Passive Follower or Active Participant?

Brad and Wayne couldn't find a slot to record a podcast this week, but Wayne had some visitors in town over the weekend who are long time friends and frequent listeners to The God Journey. Watching their lives grow in joy and freedom over the last decade, Wayne gleans lessons from the journeys of Kevin Tupper, Kent Burgess and Mike Rea (pictured left to right). Each talk about finding their way into a real and effective growing relationship with a Loving Father by moving from being passive followers of religion to active participants in their engagements with God. You'll learn about switching your default position from God is against you, to the reality that God is for you and find out what a quiet time really is.

Podcast Links:
Joy from our orphanage in Kenya
Previous Podcasts with Kent: The Painful Process of Transformation and In the Land of Kenya
The movie Instinct


  1. Thank you brothers! It’s the friends we meet along life’s road who help us appreciate the journey. . .

  2. Hi Kent. I was thinking the same thing recently. I just sent you a PM on the forum. 🙂

  3. We have only one thing to give up. Our dominion. We don’t own the world. We’re not kings yet. Not gods. Can we give that up? Too precious, all that control? Too tempting, being a god?

    You were right, freedom is not just a dream, it’s there, beyond those fences that we build all by ourselves.

    Words spoken by Ethan Powell…Anthony Hopkins’ character from the movie Instinct

  4. This was so wonderfully inspiriting for me. Four men talking about their personal relationship with God for 40 minutes and not one sport metaphor. Thank you Jesus. Love the transparency of the conversation. Hope we get another opportunity to hear from these guys. Great job. Thank you for doing this as I am sure it took great courage. Very cool.

  5. Joni, it is because Wayne warned us before hand if we used sports analogies we weren’t getting dinner. The time was great fun and meaningful for me.

  6. This was a great podcast, a capstone on the last few weeks. Lines like “presence-fused life”, “God is FOR us”, “God is with us IN the mess of our lives”, and in my view the best one “in a moment of feeling more exposed to the inadequacy of my own ability, I found myself being loved instead.”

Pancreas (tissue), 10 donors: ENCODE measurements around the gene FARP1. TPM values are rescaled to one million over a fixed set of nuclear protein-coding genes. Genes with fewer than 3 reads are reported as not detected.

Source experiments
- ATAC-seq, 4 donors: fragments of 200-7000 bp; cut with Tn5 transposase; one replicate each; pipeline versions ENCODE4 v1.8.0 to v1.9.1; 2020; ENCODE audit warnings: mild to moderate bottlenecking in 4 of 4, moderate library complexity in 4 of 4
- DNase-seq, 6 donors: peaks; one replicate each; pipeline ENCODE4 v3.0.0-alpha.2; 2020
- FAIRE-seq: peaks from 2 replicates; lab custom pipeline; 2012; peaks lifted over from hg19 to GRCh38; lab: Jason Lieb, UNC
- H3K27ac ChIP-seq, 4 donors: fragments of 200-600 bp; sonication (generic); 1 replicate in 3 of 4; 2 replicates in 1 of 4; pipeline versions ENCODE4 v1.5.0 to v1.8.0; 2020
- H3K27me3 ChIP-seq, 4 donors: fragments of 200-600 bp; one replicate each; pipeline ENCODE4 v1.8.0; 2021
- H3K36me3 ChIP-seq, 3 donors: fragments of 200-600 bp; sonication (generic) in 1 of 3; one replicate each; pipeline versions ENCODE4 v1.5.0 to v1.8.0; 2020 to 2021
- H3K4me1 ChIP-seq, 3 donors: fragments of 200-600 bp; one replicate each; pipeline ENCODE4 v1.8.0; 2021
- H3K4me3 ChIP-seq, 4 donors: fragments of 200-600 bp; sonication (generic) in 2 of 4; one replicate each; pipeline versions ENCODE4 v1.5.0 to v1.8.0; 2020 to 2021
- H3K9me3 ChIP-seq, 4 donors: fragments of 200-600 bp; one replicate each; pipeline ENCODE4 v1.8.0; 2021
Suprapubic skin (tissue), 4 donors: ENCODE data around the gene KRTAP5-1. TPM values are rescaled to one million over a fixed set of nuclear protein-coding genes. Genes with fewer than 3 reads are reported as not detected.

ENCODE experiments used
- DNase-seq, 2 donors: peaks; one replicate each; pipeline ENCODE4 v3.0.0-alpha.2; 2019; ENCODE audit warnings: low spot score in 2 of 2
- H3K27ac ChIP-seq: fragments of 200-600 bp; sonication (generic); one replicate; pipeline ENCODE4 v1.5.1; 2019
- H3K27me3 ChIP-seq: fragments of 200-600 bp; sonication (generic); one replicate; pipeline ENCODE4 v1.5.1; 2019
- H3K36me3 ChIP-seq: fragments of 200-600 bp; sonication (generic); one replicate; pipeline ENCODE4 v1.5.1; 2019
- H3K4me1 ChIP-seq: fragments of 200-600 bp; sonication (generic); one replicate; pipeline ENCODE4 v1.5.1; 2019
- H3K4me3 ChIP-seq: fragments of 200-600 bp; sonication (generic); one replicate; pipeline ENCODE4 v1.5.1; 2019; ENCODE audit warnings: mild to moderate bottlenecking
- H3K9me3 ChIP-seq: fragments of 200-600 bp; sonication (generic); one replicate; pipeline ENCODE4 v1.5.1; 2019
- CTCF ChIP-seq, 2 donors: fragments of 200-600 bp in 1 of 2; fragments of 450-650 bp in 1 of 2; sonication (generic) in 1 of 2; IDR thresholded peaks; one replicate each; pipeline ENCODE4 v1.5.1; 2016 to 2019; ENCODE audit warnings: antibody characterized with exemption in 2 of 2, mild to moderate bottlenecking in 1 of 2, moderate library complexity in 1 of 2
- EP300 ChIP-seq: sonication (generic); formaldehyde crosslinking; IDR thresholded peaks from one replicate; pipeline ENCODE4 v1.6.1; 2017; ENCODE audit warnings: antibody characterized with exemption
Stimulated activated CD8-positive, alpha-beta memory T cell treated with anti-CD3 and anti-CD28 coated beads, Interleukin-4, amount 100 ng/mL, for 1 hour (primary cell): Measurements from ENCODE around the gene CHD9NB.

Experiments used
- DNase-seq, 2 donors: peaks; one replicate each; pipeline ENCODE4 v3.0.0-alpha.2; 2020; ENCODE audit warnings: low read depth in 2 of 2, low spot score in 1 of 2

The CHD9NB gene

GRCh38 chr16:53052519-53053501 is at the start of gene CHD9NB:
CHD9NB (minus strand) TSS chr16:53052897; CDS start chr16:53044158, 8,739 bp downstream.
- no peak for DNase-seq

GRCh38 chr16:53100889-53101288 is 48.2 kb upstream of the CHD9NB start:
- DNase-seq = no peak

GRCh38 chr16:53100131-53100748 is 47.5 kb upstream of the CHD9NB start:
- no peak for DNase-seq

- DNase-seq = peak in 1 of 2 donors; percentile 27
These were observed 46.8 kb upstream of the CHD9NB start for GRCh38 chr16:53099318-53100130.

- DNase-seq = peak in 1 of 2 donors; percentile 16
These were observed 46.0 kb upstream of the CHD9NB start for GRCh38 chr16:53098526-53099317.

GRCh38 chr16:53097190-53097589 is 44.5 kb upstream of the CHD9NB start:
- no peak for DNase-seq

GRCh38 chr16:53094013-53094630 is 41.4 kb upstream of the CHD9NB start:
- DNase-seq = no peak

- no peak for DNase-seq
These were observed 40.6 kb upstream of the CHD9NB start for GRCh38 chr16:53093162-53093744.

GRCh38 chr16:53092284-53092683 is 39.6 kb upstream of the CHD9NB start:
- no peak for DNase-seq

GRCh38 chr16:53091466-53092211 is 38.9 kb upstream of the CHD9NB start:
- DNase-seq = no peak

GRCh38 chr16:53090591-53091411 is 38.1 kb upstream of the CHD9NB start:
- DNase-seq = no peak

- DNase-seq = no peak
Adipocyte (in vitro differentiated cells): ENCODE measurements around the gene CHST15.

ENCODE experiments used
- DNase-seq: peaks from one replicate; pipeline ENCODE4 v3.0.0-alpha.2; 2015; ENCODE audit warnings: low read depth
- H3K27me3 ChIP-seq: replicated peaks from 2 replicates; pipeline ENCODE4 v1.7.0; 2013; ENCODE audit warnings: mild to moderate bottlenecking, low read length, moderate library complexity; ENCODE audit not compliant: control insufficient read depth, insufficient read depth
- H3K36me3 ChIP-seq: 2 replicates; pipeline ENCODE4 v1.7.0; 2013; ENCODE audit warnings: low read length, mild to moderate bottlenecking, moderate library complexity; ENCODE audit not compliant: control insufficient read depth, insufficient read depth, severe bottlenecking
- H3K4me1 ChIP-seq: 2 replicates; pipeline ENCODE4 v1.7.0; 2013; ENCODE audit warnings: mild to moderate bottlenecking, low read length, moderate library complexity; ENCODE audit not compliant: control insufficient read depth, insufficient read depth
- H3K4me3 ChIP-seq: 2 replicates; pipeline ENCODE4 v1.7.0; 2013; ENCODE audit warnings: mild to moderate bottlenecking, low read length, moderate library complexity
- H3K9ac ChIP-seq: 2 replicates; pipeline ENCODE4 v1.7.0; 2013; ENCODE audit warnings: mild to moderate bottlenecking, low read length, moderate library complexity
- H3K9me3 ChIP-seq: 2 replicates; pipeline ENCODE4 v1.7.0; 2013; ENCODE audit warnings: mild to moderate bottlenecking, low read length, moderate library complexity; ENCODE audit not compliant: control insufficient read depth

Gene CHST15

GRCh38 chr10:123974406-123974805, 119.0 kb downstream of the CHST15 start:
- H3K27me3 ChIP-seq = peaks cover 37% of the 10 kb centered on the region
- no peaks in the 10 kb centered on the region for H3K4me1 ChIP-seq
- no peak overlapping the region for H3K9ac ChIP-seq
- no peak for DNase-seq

Thank you guys, I really enjoyed this podcast, so utterly real, so utterly full of Jesus. That is the definition of living loved. I love the way that greater depths of love and kindness reveal the shadows and façades of our own lives. Painful but worth it and not possible without walking beside Jesus. He said He would shepherd us and truly he does! Amen

  7. Hi Leon,
    I sent an FB to Kent stating what excellent insight that statement is. (in a moment of feeling more exposed to the inadequacy of my own ability, I found myself being loved instead). I wonder if that was what Peter felt that morning on the beach.

    It certainly is a point of real transition.

  8. Leon – What you said . “So utterly real, so utterly full of Jesus. That is the definition of living loved.” is what I njoyed about their conversation. Being real and being loved just that way is what Jesus is all about.
    It really helps me to listen to others talk about this. Being loved as I am is becoming more and more real in my life in a solid way, and this will happen whether I hear others share about it or not, but is also very encouraging and strengthening to read about/listen to other’s experiences with Jesus and being loved.

  9. Just to add a little more to this statement: “in a moment of feeling more exposed to the inadequacy of my own ability…instead of feeling condemned or judged…I found myself being loved.”

    To come to the end of our attempts to work it all out and to get our lives, and everyone in our lives, all situated and running smoothly, and call off the attempts to try to find God’s presence ‘out there’ somewhere in the midst of it all, if in that season we can just learn to lay aside all the manipulation in hopes of getting God to move, and as we were all saying in the conversation, learn to quiet ourselves, I think we come to find a completely different experience with God.

    Religion left us all with deficient, inferior images of God. Mistaken notions about the character of the Divine and how the Divine engages with us and why the Divine engages with us. If we can lay aside all those things we think we know, and approach it all in a fresh newway, I think we will all be shocked at the abiding presence that will begin to become real to us.

  10. Hey, there

    Carol I absolutely agree. Friends have try to rile me up, and say but those guys ARE your pastors. But they don’t realise the value of listening to others share their journey. It is very encouraging to listen to others real life experience, how they understood this or that at different times of their lives, lived through this pain, mistakes etc. One thing is for sure, is that we do not use our testimony enough when sharing our lives of love. Too often our brothers and sisters believe they need to get the doctrine right first – PAINFUL.